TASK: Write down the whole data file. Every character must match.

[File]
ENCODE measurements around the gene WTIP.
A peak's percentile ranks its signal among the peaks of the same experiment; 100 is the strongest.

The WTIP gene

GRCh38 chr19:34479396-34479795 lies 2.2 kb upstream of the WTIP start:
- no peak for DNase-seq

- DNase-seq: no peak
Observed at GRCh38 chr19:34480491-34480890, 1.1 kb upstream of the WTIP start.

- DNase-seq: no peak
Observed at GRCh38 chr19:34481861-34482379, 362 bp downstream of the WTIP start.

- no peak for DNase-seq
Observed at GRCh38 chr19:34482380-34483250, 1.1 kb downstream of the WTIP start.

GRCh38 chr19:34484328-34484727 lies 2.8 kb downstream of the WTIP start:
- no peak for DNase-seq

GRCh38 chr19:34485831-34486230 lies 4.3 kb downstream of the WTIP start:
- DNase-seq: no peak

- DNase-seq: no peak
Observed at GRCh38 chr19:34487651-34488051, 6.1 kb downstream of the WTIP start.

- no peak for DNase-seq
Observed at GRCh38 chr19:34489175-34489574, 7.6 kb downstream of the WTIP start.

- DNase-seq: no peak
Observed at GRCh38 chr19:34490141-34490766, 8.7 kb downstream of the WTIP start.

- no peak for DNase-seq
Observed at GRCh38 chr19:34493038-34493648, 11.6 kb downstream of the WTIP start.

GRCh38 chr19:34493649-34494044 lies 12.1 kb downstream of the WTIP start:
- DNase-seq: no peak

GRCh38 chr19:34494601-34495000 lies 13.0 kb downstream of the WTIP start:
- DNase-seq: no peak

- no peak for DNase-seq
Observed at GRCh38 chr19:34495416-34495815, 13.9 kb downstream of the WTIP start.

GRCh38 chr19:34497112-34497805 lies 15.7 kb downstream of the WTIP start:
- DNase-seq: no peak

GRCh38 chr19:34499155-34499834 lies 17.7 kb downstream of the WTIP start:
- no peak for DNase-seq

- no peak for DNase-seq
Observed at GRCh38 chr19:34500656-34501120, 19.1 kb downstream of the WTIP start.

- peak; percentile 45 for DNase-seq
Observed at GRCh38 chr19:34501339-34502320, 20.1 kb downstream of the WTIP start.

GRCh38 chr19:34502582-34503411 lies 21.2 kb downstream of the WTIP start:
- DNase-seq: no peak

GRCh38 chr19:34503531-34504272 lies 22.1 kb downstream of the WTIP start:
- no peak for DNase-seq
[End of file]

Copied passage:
ENCODE measurements around the gene WTIP.
A peak's percentile ranks its signal among the peaks of the same experiment; 100 is the strongest.

The WTIP gene

GRCh38 chr19:34479396-34479795 lies 2.2 kb upstream of the WTIP start:
- no peak for DNase-seq

- DNase-seq: no peak
Observed at GRCh38 chr19:34480491-34480890, 1.1 kb upstream of the WTIP start.

- DNase-seq: no peak
Observed at GRCh38 chr19:34481861-34482379, 362 bp downstream of the WTIP start.

- no peak for DNase-seq
Observed at GRCh38 chr19:34482380-34483250, 1.1 kb downstream of the WTIP start.

GRCh38 chr19:34484328-34484727 lies 2.8 kb downstream of the WTIP start:
- no peak for DNase-seq

GRCh38 chr19:34485831-34486230 lies 4.3 kb downstream of the WTIP start:
- DNase-seq: no peak

- DNase-seq: no peak
Observed at GRCh38 chr19:34487651-34488051, 6.1 kb downstream of the WTIP start.

- no peak for DNase-seq
Observed at GRCh38 chr19:34489175-34489574, 7.6 kb downstream of the WTIP start.

- DNase-seq: no peak
Observed at GRCh38 chr19:34490141-34490766, 8.7 kb downstream of the WTIP start.

- no peak for DNase-seq
Observed at GRCh38 chr19:34493038-34493648, 11.6 kb downstream of the WTIP start.

GRCh38 chr19:34493649-34494044 lies 12.1 kb downstream of the WTIP start:
- DNase-seq: no peak

GRCh38 chr19:34494601-34495000 lies 13.0 kb downstream of the WTIP start:
- DNase-seq: no peak

- no peak for DNase-seq
Observed at GRCh38 chr19:34495416-34495815, 13.9 kb downstream of the WTIP start.

GRCh38 chr19:34497112-34497805 lies 15.7 kb downstream of the WTIP start:
- DNase-seq: no peak

GRCh38 chr19:34499155-34499834 lies 17.7 kb downstream of the WTIP start:
- no peak for DNase-seq

- no peak for DNase-seq
Observed at GRCh38 chr19:34500656-34501120, 19.1 kb downstream of the WTIP start.

- peak; percentile 45 for DNase-seq
Observed at GRCh38 chr19:34501339-34502320, 20.1 kb downstream of the WTIP start.

GRCh38 chr19:34502582-34503411 lies 21.2 kb downstream of the WTIP start:
- DNase-seq: no peak

GRCh38 chr19:34503531-34504272 lies 22.1 kb downstream of the WTIP start:
- no peak for DNase-seq